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Inquiry-based Learning: Why PYP?

Posted by on in Curriculum & Unit Design
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“What do you do?”

“I’m a teacher”

“Oh, what do you teach?”

“I’m a primary school teacher so I teach everything”

And, I can’t speak for secondary teachers so I don’t know if they feel the same but I hope they do. Because we don’t just teach subjects and content, we teach children! This recent, age old conversation got me thinking about my classroom, about my teaching philosophy and about what I really think education should be about.

The role of the teacher has changed so much over the past twenty years and it is going to continue to change as the world around us changes. We must prepare students for the future but what will the future be like? The truth is that I have no idea what the future holds but I do know that it is not going to be like the past! I do know that children need to be critical thinkers, researchers, connection makers and analysers. They need to be internally motivated, develop a love for learning and be confident to take risks.

Now, I think most people are going to agree with me regarding these obvious truths but when we start talking about what this actually looks like in the classroom we start to become divided. How much of what we do should be content based? How much should be skills based?  And, how much should be attitude and inspiration?

In a world that is ever changing and where information is at everyone’s fingertips I truly believe education is playing a catch up game. Traditional curriculum’s are so content heavy and data driven that actually teaching children to think for themselves, find information and develop conceptual understanding is pushed to the side to allow for top down teaching, memorizing of facts, reviewing of content and testing. When a child leaves this kind of environment what skills will they have? How much content can you honestly remember from primary school? I remember starting my teaching career and having to research topics in order to teach them. Actually, I still do this and think the only way to avoid this is to teach the exact same topics and information each year!!  Luckily most of us are surrounded by knowledgeable colleagues and just like our students, information at our fingertips. Of course there is some value in content, children need to learn how to communicate effectively through reading, writing and speaking. They need to learn how to solve sums and understand different strategies and concepts. But does an eight year old really need to know what chloroplasts are? Do they need to know what a hexagon, octagon and dodecahedron look like? Do they need to know how to read an analogue thermometer?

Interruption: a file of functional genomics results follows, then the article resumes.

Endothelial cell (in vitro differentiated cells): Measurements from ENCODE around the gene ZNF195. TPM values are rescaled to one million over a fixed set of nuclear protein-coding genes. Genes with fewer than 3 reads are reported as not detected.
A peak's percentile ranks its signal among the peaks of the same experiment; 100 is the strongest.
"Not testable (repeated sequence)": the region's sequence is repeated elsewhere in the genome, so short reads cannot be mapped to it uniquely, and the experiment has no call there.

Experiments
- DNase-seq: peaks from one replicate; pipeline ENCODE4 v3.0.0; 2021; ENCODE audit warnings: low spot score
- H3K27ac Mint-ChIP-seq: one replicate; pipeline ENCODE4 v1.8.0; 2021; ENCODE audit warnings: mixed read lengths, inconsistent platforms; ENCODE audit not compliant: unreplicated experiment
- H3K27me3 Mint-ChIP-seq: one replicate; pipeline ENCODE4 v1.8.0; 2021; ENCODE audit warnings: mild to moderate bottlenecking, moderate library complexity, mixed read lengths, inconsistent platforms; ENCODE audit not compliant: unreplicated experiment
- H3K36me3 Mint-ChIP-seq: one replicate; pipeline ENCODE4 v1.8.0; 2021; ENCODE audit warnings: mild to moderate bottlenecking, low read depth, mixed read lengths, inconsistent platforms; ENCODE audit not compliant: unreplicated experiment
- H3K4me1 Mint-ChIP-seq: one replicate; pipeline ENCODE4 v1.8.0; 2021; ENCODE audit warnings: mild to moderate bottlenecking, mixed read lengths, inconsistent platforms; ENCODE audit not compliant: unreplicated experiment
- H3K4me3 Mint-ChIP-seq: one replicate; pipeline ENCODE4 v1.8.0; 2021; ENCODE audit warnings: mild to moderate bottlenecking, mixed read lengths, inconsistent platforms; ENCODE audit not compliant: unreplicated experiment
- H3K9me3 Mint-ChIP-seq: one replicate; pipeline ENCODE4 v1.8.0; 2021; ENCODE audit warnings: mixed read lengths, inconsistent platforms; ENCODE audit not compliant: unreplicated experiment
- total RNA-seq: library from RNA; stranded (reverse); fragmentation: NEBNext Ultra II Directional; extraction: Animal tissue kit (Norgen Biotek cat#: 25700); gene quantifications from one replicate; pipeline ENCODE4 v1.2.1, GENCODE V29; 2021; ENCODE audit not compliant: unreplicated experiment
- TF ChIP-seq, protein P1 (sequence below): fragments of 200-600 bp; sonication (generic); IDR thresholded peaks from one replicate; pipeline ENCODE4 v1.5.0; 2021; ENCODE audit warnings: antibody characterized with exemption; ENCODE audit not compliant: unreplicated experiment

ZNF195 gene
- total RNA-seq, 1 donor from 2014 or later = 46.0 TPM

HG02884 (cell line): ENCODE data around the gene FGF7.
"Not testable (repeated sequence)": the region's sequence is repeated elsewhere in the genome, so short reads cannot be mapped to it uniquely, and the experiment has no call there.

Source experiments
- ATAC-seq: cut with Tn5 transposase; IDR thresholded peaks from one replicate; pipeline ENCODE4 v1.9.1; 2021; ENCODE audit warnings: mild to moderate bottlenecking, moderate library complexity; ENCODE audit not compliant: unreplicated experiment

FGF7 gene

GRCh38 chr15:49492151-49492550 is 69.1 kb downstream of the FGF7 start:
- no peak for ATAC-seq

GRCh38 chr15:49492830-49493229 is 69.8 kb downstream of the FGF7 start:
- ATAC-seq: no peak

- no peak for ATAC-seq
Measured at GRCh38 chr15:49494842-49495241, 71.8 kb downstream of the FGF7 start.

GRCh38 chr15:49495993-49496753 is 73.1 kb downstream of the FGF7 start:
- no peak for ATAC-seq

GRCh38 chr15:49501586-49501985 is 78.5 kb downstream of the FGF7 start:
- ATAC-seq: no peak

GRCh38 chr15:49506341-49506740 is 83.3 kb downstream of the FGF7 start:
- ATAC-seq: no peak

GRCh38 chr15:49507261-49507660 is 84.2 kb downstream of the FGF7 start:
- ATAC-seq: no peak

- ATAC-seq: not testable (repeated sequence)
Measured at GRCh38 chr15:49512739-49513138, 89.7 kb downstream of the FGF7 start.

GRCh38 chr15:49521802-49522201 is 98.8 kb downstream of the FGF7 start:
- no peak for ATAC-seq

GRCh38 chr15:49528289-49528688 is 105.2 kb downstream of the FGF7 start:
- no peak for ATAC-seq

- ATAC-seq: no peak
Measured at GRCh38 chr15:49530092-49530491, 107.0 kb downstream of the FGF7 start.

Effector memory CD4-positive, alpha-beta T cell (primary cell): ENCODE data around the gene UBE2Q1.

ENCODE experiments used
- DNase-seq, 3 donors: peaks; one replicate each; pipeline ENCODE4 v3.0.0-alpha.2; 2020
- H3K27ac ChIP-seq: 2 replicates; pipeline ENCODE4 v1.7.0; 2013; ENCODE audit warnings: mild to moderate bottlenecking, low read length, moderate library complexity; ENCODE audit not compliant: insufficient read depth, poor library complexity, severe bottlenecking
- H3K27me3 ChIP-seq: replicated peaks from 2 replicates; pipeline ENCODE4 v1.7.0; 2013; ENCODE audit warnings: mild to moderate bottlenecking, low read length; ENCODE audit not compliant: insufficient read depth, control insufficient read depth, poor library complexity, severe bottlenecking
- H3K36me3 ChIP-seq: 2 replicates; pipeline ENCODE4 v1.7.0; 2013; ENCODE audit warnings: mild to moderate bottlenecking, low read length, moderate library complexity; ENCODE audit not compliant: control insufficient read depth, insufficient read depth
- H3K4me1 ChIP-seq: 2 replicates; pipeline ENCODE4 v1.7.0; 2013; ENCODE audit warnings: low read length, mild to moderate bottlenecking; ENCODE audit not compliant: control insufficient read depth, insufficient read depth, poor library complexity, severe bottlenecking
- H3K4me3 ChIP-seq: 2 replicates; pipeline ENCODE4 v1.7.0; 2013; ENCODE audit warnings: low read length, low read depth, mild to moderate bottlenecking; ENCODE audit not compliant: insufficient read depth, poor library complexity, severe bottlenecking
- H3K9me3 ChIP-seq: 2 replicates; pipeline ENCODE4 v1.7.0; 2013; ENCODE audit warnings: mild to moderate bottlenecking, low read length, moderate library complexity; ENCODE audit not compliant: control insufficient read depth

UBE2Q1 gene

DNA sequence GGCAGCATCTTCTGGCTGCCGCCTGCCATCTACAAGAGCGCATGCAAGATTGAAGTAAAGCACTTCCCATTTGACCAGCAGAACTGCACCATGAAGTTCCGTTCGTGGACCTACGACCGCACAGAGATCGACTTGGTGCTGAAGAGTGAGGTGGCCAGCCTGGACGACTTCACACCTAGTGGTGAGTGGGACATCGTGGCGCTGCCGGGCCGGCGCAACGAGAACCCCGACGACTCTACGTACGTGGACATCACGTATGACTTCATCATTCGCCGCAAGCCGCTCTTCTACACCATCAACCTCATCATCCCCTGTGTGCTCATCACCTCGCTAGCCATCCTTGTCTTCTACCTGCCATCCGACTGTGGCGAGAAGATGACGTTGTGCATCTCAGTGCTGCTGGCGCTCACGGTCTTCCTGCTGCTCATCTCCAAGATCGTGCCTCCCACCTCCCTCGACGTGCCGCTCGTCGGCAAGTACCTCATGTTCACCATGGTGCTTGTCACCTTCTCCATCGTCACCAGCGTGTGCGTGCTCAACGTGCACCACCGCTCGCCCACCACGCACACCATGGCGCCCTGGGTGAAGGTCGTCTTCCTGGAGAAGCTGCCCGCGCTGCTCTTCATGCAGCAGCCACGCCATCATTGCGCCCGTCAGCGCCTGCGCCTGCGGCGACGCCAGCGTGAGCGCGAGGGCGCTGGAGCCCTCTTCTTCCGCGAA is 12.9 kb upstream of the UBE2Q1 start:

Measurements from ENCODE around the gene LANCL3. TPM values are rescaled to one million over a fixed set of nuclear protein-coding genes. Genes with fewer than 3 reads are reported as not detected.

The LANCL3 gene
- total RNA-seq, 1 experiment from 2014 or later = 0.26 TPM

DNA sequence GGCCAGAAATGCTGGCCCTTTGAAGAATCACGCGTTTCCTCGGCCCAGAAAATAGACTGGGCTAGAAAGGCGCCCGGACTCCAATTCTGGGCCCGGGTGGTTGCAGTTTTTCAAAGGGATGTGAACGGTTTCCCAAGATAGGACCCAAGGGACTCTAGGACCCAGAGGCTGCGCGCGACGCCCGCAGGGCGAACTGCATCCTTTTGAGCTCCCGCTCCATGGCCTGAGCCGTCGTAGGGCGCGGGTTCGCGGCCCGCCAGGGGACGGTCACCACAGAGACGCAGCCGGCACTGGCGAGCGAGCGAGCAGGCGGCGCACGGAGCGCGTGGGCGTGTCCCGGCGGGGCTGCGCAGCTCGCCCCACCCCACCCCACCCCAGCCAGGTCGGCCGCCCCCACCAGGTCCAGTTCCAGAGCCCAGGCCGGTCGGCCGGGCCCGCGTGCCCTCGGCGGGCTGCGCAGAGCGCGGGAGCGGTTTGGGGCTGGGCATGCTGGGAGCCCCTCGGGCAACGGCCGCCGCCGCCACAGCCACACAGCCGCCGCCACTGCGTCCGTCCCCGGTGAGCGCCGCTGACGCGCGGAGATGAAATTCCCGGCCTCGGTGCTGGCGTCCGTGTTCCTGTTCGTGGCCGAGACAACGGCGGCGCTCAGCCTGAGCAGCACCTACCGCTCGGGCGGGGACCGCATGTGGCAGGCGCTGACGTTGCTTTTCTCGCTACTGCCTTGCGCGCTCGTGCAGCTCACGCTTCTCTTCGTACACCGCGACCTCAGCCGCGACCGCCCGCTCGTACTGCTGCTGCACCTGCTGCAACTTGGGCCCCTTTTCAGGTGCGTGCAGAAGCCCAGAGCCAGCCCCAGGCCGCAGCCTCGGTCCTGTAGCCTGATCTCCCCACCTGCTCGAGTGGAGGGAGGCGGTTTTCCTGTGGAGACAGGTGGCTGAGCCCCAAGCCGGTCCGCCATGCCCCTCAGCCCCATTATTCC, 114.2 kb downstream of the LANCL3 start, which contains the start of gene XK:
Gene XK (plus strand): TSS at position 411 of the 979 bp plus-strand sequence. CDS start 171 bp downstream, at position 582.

This year I started a new chapter in my teaching career, I started working at a PYP (IB Primary Years Program) school and I absolutely love it!! Is it 100 percent perfect, no! But is anything 100 percent perfect? What I really love about the PYP is that the children are given the opportunity to discover things, make connections and take ownership of their own learning. It is an inquiry-based curriculum, teachers become facilitators and help the children learn to think! And, I know what you are probably thinking but no, it isn’t a free for all and there is still stuff that everyone has to learn but we aren’t just handing them information on a platter. It truly in amazing how much children can learn when you provide them with the right materials, use good questioning and offer a little bit of guidance. And the best part is that all of these ‘skills’ are transferable. Everyone needs to think, make good choices, find creditable information, present findings and be good humans. So, why isn’t this a focus in all primary schools?

The PYP lends itself to this way of thinking, each day I am given the opportunity to actually teach children to think; they wonder and question, they make connections, they research and we find answers together. Of course we practice basic skills too but it’s in a more authentic way, it always comes back to the reasons why we need to know how to read, write or do Mathematics. Everyone can be an expert in our class and we are all are here to teach each other. Each day brings something new and it has totally renewed my love for teaching. It is so rewarding to witness children love learning and to know that each day they are excited to enter the classroom and learn something new! 

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Guest Sunday, 23 October 2016